The Swedes, and the world, are shocked. Should they be? From what I can tell the Social Democratic Party of Sweden no longer has a hegemonic grip on Sweden’s politics. But the core working class base of such coalitions is shrinking because of economic restructuring throughout the developed world, with the remnants often defecting to Right-populism. Today Gunnar Mydral would have to look to writing a book about his own nation, which has about the same foreign born proportion as the USA (though that is a touch deceptive as many of these are other Scandinavians or Finns).

This prompted me to look in the World Values Survey. Specifically, the last wave which started around 2005. One thing you notice in the survey is that Swedes are very politically correct, even compared to their Nordic neighbors. I have read that the ecological awareness imputed to Native Americans in part because of the Noble Savage idea has actually resulted in a real shift and striving by many Native Americans to actually implement those ideals. Sometimes I wonder if the Swedes are so “progressive” and “forward thinking” in surveys because everyone always pats them on the back for being progressive and forward thinking. Sweden sure is the least sexist and nativist nation in the WVS.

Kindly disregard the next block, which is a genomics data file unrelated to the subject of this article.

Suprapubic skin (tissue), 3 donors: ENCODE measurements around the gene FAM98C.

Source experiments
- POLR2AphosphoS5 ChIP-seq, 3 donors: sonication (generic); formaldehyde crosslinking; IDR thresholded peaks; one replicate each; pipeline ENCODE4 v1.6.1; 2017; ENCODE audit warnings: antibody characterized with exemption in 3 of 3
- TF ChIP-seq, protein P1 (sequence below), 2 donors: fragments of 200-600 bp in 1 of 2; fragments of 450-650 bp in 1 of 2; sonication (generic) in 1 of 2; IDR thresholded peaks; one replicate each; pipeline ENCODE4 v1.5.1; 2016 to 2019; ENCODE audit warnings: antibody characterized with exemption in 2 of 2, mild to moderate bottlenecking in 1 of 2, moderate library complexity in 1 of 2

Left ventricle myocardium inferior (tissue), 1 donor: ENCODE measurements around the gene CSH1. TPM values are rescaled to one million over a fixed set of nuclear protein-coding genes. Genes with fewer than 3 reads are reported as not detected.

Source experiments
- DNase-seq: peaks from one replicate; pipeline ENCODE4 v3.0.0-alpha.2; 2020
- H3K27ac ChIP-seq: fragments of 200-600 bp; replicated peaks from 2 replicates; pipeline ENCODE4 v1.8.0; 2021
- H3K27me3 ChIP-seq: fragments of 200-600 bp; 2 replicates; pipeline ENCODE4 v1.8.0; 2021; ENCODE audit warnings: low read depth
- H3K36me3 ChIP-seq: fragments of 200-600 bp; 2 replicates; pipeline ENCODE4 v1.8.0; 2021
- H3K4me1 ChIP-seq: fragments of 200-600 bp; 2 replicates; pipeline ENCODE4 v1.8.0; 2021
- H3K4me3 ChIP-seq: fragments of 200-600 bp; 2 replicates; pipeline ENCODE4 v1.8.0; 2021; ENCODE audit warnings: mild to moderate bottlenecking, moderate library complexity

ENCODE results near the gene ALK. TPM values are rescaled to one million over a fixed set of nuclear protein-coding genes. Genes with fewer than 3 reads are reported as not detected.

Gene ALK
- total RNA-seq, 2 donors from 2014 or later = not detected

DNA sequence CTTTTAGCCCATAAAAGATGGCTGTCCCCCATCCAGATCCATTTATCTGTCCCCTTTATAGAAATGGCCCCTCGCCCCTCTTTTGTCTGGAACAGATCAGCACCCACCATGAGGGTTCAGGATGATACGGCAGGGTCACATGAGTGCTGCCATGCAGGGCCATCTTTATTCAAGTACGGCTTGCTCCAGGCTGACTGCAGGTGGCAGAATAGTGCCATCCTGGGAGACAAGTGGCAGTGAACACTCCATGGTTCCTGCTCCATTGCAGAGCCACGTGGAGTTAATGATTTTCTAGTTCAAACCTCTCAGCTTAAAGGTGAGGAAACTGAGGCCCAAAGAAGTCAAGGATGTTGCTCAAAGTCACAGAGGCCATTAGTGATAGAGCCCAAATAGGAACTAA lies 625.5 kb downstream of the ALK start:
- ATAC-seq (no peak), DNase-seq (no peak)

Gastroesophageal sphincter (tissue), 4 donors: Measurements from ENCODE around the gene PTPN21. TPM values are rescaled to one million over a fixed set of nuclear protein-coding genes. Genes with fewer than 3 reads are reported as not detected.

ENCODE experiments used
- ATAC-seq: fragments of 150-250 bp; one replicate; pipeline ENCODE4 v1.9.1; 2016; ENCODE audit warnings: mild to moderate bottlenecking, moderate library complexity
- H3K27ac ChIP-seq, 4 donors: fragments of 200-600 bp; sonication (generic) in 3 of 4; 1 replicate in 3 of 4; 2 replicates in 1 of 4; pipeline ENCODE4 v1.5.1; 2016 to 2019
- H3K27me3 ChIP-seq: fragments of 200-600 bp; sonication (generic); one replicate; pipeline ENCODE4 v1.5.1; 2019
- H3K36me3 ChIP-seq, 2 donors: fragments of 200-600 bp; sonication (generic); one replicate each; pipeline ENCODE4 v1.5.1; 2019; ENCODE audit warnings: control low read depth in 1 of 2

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CATEGORIZED UNDER: Anthroplogy, Data Analysis, Politics

Nigerians agree despite religious differences

By Razib Khan | August 28, 2010 12:13 pm

I am currently reading Eliza Griswold’s The Tenth Parallel: Dispatches from the Fault Line Between Christianity and Islam. The first half of the book is about Africa, and much of that is given to religious conflict in Nigeria. Africa’s most populous nation happens to be split down the middle religiously, with a Muslim north and a Christian south, meeting in the “Middle Belt” to contest. Griswold describes a very competitive religious marketplace.